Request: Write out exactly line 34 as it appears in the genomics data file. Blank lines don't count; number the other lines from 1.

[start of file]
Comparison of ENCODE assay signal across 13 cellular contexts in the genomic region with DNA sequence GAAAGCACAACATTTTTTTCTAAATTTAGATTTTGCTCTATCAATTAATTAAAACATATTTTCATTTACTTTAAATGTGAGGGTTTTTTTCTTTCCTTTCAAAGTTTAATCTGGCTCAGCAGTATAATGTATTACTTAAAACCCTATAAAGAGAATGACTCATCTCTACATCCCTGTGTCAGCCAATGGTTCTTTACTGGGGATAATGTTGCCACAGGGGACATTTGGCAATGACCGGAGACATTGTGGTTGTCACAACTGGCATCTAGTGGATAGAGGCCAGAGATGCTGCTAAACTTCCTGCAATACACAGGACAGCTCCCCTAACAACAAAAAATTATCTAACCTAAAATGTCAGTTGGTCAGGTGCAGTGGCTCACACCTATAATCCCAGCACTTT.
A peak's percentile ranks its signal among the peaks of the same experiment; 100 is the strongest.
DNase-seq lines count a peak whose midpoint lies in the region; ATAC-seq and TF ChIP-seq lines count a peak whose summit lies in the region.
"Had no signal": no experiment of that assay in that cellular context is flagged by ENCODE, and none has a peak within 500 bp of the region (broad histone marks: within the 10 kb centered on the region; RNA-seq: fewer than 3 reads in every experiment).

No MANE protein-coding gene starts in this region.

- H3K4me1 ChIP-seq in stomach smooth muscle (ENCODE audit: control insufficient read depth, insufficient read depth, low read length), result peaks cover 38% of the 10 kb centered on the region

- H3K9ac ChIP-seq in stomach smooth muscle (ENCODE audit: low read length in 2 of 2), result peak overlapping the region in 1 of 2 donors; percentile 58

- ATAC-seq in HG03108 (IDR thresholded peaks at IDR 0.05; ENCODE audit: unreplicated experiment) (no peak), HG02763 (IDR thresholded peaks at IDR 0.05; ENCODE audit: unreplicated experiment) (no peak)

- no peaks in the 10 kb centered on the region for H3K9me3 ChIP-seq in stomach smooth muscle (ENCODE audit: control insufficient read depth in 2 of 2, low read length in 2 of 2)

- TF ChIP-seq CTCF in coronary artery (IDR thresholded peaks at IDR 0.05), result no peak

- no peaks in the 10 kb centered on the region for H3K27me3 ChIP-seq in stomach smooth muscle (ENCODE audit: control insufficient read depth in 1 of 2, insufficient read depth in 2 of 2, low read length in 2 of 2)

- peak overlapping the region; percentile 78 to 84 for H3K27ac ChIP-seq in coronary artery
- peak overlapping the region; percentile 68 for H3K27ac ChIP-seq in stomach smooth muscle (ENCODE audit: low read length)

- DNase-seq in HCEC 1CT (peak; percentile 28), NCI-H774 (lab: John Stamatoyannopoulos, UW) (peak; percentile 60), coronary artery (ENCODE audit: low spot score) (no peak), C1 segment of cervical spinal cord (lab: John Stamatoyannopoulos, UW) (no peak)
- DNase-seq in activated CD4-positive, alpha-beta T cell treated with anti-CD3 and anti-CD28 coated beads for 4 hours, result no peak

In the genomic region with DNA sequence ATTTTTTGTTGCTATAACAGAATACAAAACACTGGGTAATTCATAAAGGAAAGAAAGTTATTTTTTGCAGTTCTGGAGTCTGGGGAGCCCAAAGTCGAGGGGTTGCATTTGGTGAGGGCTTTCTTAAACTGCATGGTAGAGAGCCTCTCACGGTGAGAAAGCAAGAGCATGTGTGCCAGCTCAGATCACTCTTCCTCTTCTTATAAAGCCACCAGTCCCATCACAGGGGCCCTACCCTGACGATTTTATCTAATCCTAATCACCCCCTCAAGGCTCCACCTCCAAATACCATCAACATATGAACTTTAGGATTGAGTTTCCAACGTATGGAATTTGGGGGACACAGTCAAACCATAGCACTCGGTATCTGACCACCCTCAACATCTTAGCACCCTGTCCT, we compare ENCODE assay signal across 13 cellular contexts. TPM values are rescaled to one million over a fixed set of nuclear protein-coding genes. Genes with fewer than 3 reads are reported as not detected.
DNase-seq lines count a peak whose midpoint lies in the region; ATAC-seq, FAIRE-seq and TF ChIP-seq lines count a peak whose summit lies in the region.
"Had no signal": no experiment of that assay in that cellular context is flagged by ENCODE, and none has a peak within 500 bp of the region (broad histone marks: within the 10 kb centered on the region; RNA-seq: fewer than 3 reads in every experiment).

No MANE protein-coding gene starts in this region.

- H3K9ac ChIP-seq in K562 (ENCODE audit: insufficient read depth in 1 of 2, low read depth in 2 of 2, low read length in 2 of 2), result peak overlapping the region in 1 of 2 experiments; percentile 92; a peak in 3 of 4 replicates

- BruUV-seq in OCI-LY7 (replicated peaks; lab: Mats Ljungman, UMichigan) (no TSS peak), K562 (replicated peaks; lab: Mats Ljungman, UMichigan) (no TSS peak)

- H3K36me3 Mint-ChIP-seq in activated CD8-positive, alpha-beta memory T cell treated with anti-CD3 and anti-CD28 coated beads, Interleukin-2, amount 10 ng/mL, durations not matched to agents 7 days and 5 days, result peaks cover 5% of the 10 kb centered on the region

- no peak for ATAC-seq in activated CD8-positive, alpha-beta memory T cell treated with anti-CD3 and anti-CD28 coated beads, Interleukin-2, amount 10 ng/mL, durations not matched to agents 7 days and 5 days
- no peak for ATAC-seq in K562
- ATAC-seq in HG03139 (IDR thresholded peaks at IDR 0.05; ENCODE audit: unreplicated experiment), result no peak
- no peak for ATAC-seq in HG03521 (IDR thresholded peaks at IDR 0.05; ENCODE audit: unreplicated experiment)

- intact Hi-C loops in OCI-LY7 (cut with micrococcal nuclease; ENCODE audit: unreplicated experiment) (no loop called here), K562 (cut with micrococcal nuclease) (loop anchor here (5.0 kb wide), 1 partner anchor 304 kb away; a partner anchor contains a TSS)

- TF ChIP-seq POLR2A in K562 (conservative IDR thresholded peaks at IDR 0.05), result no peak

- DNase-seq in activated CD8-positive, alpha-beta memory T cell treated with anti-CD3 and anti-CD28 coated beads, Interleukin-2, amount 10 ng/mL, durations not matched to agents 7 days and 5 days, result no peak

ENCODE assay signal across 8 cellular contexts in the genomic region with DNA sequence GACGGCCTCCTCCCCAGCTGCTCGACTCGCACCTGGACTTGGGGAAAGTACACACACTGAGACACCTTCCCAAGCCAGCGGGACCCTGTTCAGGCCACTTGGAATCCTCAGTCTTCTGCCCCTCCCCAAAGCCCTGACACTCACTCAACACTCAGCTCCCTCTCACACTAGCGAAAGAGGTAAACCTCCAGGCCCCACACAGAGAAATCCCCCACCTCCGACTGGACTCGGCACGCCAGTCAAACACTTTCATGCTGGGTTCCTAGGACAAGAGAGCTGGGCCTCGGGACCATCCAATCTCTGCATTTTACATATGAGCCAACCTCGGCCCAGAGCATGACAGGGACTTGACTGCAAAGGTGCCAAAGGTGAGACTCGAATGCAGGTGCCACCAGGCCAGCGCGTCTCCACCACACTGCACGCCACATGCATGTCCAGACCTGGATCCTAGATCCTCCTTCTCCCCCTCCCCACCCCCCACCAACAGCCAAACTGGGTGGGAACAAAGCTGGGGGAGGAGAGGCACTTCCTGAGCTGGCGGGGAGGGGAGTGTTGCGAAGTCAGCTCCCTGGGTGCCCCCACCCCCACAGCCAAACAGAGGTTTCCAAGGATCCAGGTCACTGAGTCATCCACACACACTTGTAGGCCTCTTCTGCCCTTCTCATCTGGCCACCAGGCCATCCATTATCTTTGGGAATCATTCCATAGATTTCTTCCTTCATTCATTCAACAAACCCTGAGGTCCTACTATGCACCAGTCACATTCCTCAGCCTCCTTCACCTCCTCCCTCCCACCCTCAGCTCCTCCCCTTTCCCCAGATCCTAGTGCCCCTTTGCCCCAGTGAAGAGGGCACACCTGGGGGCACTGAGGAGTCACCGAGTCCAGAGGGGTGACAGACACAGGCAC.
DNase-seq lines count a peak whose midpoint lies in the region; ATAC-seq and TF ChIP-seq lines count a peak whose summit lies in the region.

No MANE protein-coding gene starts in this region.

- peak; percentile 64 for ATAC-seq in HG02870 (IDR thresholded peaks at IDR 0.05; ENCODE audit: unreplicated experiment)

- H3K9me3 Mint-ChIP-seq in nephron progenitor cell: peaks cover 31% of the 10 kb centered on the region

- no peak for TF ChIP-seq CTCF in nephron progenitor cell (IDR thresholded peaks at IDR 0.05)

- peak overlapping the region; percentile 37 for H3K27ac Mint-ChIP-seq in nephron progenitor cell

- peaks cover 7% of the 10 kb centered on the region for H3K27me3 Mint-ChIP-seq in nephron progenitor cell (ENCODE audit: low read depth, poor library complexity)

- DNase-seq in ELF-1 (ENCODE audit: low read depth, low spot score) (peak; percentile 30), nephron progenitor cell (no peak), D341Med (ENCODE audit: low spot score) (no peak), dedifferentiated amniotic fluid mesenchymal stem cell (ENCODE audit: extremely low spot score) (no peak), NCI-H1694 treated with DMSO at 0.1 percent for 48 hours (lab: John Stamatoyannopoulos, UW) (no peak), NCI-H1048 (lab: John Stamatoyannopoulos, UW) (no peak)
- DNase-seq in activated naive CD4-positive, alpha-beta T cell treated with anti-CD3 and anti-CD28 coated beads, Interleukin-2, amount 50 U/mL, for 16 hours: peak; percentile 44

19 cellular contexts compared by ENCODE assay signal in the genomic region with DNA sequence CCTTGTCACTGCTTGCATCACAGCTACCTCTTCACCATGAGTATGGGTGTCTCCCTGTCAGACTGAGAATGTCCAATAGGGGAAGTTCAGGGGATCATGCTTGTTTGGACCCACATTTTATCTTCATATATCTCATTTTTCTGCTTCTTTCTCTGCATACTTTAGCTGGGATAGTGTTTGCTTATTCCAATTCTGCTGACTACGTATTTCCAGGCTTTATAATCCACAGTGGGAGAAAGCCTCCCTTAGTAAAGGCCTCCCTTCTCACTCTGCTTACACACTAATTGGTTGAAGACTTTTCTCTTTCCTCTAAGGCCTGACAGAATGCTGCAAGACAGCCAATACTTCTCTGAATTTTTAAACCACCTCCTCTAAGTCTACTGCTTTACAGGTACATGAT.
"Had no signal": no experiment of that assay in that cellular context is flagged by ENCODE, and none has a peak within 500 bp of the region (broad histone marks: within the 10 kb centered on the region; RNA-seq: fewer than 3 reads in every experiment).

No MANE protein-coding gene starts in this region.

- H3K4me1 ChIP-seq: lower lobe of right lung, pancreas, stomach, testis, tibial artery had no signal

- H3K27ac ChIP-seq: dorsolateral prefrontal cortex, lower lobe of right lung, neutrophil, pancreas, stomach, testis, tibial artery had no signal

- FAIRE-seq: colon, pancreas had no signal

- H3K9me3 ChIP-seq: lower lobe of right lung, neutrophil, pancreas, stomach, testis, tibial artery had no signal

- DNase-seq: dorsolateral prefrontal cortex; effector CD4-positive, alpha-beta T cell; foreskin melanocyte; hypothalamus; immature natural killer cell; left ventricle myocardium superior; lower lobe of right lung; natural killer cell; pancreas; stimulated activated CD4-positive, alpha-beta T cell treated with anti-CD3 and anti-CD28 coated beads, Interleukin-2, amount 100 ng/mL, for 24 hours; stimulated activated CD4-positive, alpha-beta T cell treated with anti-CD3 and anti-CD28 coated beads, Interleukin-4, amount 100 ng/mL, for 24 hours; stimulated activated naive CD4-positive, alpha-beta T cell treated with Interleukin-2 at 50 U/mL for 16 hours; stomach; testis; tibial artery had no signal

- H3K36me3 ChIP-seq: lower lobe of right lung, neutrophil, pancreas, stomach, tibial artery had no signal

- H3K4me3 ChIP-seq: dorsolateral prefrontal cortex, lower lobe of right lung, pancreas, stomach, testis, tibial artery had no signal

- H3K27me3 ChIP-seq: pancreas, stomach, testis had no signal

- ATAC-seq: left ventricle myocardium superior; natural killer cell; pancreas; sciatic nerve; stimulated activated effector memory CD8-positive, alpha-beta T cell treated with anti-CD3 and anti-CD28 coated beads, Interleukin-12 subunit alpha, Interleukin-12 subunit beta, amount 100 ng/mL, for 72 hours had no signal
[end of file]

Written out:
- H3K9me3 Mint-ChIP-seq in nephron progenitor cell: peaks cover 31% of the 10 kb centered on the region